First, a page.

Philanthropy | Community Work

The Difference Between Public & Private NonProfit Organizations

While philanthropy plays a role of the utmost significance in society, the details of these vital organizations generally remain in the dark. While, yes, we know there is a difference between public and nonprofit organizations, we, all-too-often anyway, do not know what the difference is, what it means, and how it should affect us in distinguishing what not-for-profit we decide to contribute to.

Non-Profit

A not-for-profit organization is a company that is founded with goals in addition to merely turning a profit. Generally, these companies are made up of well-known institutions like hospitals, schools, churches, or even labor unions among a variety of other integral establishments. The majority of these organizations have tax exemption from the federal government, so long as they are able to prove they exist for the purpose of philanthropy, worship, public service, science, schooling, development of sports, or the prevention of cruelty in regards to either animals or children.

Public Non-Profits

These fantastic companies gain the vast majority of their capital from donations or contributions from the general public. Occasionally, these establishments will hold fundraisers where they are able to rely on the goodwill of the community to support them. Museums are also largely included in the public non-profit umbrella, but rather than hold small fundraisers, they often receive donations through paid memberships that offer some sort of perks package or another.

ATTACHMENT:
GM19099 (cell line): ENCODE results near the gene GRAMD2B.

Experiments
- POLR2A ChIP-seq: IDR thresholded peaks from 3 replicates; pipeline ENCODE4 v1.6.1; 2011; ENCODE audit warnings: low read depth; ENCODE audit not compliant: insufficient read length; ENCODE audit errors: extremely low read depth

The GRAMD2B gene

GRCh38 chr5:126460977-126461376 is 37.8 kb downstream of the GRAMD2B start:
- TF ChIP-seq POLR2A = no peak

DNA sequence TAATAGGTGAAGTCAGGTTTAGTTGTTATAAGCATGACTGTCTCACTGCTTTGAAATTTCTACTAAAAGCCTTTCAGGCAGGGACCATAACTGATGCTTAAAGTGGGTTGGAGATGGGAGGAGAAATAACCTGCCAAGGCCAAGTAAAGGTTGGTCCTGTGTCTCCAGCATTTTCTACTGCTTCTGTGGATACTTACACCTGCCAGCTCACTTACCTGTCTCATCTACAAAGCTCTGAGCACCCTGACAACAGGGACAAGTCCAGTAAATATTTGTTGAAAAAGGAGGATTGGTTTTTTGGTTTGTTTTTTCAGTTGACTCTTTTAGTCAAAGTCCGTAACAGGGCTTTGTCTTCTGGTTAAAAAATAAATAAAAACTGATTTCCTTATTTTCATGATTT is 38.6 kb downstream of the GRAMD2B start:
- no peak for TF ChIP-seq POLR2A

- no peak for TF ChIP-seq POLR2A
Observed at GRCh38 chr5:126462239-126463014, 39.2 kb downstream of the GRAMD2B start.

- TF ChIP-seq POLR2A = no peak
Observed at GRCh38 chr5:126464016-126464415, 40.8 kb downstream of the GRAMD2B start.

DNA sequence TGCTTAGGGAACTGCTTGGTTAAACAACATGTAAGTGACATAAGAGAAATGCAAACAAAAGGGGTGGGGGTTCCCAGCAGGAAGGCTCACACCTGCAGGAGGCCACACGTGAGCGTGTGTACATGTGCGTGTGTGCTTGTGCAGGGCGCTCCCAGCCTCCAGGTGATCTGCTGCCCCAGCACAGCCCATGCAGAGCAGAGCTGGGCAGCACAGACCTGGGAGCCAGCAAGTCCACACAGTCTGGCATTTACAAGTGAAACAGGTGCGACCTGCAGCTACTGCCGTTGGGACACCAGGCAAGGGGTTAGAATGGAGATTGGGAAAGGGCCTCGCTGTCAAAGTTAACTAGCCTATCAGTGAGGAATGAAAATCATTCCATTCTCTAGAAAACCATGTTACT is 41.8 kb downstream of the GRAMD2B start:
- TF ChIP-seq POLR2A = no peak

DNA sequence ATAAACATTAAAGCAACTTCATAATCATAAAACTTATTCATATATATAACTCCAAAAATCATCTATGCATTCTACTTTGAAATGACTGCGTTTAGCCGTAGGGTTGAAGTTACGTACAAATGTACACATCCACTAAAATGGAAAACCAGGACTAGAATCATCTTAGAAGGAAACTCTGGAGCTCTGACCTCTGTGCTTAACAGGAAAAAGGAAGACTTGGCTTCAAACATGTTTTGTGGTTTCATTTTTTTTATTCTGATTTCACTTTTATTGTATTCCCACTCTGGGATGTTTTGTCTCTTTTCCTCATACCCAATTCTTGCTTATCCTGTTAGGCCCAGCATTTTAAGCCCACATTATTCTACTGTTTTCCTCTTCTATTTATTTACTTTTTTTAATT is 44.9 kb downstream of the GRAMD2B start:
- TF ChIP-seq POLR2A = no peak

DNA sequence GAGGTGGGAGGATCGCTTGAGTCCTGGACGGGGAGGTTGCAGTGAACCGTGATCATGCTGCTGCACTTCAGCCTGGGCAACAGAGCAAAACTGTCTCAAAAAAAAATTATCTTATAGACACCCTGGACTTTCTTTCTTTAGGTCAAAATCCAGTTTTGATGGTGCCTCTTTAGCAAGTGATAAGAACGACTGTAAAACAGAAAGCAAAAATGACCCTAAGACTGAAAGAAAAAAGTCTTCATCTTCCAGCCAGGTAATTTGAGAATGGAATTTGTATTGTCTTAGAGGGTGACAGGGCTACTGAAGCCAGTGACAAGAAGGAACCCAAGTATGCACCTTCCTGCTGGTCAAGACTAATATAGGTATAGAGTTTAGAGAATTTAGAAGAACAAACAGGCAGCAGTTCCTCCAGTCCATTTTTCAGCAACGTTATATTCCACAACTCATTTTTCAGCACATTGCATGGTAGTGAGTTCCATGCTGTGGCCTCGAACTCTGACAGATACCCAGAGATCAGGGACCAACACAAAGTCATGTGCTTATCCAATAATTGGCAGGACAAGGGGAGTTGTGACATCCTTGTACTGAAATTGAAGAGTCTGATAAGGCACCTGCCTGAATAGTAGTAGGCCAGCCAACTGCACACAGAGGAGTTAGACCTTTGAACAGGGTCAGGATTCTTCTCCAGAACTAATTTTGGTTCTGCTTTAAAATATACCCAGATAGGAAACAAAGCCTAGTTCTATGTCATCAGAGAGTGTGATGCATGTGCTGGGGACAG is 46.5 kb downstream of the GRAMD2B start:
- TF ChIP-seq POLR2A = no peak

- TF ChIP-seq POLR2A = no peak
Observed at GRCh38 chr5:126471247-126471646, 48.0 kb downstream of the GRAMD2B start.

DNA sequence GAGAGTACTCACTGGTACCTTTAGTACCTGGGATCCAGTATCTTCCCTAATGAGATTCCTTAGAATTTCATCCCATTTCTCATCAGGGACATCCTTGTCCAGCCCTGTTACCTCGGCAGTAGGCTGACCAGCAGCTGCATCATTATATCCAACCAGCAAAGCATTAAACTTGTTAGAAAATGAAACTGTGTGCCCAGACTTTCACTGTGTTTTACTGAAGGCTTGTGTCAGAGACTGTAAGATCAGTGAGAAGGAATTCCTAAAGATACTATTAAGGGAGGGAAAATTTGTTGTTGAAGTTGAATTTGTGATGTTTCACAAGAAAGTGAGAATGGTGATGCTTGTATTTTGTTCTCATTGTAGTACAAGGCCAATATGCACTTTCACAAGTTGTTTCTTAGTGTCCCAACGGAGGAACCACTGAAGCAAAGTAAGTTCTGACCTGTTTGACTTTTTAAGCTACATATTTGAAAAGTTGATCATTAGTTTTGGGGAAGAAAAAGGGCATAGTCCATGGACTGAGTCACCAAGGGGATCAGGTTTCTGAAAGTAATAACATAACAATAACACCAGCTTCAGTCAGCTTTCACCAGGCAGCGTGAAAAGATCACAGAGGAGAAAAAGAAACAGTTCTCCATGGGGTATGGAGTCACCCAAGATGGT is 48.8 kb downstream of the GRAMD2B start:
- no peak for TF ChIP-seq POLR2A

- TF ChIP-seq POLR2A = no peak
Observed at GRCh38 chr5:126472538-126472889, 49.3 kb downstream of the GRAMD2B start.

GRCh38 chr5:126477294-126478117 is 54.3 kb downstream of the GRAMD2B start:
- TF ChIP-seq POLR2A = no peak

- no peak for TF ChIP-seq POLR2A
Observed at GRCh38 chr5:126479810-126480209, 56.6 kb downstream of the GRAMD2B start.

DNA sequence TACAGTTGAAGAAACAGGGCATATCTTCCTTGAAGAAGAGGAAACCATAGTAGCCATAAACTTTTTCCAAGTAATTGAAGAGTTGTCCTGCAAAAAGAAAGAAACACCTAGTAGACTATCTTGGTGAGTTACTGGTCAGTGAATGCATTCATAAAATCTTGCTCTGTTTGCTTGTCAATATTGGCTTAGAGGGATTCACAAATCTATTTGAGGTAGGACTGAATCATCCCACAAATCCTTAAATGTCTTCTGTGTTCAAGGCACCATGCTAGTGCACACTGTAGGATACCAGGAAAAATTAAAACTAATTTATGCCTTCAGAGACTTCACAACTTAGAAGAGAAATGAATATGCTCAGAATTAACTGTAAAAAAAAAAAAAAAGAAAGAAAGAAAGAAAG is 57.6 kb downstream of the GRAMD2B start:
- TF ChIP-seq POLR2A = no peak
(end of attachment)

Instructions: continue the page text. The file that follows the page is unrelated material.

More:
Private Non-Profits

These sort of organizations tend to rely on the on the contributions of a select few resources. This sort of financial backing can be attributed to either a private donor or lucrative investment income. While a private donor in this scenario may be looked upon as a sort of angel investor, the fact is that generally these private donors are the same ones who found the organization in the first place. This, however, does not prohibit the possibility of attaining capital through additional wealthy or well-off, well-meaning individuals.

Notes

It should be noted that is not at all uncommon for a not-for-profit organization to accept goods in addition to monetary donations. Just as well, it should be mentioned that all nationally acknowledged nonprofits do not have to pay out Social Security taxes. However, some not-for-profit companies choose to pay, anyway.